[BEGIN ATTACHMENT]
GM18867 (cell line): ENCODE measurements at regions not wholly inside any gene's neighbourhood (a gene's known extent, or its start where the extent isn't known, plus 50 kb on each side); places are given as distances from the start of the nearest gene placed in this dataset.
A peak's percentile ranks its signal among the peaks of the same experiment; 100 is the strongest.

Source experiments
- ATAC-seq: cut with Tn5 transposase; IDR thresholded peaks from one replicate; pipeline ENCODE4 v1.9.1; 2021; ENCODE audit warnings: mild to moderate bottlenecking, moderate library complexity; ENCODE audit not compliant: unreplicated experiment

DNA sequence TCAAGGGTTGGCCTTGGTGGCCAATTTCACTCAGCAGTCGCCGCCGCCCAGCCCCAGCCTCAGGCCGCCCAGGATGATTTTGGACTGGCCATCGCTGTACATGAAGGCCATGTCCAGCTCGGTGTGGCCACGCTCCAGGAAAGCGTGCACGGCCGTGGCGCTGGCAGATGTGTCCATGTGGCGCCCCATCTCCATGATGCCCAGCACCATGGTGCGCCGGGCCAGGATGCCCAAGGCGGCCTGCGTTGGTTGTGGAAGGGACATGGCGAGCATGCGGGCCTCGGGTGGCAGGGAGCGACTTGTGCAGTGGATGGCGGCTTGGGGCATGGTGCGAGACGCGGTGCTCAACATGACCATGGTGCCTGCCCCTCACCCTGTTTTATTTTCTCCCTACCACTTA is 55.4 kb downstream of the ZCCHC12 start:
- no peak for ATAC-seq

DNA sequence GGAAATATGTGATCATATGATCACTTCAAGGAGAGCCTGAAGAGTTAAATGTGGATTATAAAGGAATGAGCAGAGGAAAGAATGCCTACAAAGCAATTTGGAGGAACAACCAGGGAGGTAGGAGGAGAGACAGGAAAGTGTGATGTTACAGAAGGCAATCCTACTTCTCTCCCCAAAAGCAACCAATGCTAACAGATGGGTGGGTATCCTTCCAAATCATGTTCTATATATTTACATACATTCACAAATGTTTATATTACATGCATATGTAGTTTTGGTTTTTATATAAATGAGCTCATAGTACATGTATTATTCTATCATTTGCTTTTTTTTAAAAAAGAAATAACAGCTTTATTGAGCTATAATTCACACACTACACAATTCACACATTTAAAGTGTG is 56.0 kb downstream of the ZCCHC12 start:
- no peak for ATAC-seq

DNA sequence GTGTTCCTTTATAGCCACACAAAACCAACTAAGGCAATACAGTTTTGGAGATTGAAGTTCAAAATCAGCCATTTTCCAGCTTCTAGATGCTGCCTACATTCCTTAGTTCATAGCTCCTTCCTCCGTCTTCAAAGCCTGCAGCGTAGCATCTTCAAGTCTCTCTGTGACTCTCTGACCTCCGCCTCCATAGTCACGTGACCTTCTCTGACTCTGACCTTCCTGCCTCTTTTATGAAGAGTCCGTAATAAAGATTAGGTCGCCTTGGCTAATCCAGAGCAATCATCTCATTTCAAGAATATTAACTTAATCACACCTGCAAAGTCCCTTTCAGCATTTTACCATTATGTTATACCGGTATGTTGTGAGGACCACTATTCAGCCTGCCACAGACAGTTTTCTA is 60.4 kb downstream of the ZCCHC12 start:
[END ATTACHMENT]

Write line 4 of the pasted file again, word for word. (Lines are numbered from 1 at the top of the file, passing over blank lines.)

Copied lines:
- ATAC-seq: cut with Tn5 transposase; IDR thresholded peaks from one replicate; pipeline ENCODE4 v1.9.1; 2021; ENCODE audit warnings: mild to moderate bottlenecking, moderate library complexity; ENCODE audit not compliant: unreplicated experiment